Sounding the Right notes

Arizona Sen. John McCain’s post-vote speech last night hit all the points intended to mollify his party critics. It could be the start of a reconciliation that stops the rather-sit-home whining before it gets out of hand. As he said: "We are the captains of our fate.  We can overcome any challenge as long as we keep our courage and stand by our principles. I intend to make my stand on those principles, and trust in the judgment of the American people I serve." It’s been said that after eight years of one party, voters normally want another in the White House. But the times are unusual, and the Long War continues, and it may be that people won’t want its stewards to change–particularly when the only choice is the controversial husband-wife team of the pre-war administration. We’re going to find out.

UPDATE:  Hugh Hewitt, who kept me sane in 2004 by never doubting that Bush would win re-election, has the right idea: "There are seven reasons for anyone to support the eventual nominee no matter who it is:  The war and six Supreme Court justices over the age of 68."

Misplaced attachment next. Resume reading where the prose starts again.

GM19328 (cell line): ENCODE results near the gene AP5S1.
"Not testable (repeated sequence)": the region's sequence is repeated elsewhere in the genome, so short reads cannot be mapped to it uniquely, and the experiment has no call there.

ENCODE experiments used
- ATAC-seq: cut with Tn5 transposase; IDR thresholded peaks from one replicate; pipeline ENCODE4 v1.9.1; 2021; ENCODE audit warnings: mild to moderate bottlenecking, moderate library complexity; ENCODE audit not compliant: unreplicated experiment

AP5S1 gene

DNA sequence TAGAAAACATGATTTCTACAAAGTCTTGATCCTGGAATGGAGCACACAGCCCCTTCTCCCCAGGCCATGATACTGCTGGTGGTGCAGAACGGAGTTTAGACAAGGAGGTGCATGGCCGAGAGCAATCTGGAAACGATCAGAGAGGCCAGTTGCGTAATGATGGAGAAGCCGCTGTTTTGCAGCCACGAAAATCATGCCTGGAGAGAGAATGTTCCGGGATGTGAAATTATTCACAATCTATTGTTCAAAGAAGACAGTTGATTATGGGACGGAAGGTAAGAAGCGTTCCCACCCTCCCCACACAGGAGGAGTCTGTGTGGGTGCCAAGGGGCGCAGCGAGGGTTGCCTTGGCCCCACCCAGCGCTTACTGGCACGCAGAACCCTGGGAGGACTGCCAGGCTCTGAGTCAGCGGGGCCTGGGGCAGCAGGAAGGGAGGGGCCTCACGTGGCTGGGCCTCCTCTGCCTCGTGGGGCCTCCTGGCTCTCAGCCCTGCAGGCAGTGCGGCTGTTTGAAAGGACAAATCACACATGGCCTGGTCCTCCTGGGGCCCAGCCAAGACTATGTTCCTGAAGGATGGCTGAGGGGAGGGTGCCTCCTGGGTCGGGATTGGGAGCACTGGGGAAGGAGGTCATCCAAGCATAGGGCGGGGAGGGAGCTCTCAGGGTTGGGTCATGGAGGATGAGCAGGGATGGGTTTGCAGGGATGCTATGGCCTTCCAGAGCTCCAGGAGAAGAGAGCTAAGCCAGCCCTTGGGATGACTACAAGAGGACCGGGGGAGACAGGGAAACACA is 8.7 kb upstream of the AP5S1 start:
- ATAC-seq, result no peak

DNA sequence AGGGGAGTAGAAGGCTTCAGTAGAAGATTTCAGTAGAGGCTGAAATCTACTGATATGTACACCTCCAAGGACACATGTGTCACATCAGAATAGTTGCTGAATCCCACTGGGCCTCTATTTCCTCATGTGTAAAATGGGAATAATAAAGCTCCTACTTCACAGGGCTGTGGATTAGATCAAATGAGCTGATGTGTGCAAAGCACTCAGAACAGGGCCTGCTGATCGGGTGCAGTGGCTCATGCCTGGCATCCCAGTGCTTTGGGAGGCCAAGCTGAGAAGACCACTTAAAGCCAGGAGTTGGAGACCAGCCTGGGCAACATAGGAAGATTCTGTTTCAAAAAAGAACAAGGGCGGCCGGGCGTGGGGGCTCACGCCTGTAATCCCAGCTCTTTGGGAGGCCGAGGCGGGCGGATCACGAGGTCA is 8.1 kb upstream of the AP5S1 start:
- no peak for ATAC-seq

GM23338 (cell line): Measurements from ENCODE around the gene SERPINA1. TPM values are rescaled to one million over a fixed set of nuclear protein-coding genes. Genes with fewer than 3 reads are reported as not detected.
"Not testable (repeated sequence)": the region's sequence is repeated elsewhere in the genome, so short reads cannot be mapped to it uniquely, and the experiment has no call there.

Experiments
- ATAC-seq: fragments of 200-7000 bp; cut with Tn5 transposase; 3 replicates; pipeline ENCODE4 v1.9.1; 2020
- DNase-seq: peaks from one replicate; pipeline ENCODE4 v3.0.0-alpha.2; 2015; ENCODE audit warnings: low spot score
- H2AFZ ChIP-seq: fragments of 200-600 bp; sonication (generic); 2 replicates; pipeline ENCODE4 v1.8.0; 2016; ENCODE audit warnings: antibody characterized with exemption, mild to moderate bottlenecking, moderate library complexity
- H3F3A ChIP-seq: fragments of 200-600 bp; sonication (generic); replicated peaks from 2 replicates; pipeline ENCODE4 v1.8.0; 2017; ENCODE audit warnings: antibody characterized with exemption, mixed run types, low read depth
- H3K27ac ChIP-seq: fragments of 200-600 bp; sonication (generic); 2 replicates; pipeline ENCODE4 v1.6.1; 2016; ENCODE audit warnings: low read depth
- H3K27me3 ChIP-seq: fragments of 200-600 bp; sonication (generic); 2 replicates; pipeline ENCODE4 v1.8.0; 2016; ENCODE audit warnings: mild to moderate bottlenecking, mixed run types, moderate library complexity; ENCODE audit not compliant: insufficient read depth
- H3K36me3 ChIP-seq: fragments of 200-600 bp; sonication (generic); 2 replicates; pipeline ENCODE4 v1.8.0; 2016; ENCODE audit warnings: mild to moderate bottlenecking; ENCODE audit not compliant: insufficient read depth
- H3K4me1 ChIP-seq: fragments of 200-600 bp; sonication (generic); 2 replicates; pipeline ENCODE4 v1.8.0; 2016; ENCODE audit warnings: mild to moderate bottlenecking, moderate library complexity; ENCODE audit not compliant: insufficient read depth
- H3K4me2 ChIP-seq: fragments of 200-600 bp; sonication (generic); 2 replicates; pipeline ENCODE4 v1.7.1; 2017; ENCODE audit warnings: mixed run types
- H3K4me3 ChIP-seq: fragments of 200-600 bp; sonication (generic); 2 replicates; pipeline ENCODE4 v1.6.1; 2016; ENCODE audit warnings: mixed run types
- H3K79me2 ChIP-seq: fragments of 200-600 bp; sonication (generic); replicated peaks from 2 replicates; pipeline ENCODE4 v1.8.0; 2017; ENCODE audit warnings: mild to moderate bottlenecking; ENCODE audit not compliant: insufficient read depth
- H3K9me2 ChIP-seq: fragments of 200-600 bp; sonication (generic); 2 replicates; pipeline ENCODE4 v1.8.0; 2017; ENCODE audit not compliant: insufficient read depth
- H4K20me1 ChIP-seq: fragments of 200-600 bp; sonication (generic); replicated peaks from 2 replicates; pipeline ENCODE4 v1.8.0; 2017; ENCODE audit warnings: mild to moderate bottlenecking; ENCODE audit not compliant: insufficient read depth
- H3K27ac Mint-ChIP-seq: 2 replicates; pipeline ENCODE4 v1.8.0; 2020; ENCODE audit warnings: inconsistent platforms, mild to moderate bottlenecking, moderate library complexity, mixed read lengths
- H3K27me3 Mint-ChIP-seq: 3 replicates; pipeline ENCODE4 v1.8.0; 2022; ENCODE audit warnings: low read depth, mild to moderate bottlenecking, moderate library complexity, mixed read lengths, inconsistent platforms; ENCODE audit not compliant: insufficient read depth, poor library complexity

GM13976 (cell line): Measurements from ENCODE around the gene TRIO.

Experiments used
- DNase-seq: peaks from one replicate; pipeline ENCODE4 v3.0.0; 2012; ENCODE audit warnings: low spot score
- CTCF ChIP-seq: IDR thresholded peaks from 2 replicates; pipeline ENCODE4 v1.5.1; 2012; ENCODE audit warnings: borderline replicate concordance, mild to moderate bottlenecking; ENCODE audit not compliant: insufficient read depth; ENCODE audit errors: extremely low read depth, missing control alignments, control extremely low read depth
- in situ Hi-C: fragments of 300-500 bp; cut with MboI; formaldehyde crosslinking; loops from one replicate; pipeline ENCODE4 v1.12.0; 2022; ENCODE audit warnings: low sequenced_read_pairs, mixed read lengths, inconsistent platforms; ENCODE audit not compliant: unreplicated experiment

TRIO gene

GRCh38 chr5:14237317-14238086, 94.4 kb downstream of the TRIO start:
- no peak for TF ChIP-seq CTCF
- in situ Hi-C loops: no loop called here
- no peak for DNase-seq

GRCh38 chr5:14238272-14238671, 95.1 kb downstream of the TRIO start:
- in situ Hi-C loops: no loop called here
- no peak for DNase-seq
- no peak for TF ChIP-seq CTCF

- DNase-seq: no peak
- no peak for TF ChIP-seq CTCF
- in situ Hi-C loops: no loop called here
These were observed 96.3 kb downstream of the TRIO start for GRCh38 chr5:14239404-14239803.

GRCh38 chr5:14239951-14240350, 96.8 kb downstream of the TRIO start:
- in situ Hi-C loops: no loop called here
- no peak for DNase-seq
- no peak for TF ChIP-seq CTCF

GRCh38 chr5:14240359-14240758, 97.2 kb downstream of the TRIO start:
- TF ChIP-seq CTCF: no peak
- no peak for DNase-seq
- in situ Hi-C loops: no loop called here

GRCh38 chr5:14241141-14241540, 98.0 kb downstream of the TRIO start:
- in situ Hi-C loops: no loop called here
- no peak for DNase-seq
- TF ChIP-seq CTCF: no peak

0 responses to “Sounding the Right notes

  1. there’s only really one for me: the war. the other six: if we don’t vote in a Republican majority senate, it will be difficult–if not impossible–to get anyone decent on the Supreme… no matter who the prez is. McCain will, no matter what he says now, put up more of a Souter than he will a Scalia.

  2. One wonders whether McCain will be more liberal, as president, or more conservative. Depends, I suppose, on what has been driving his cooperation with Feingold and Kennedy all along, i.e. personal conviction or expediency. As for the Senate, it seems to be the norm that whichever party people vote into the White House, they choose the other one for Congress.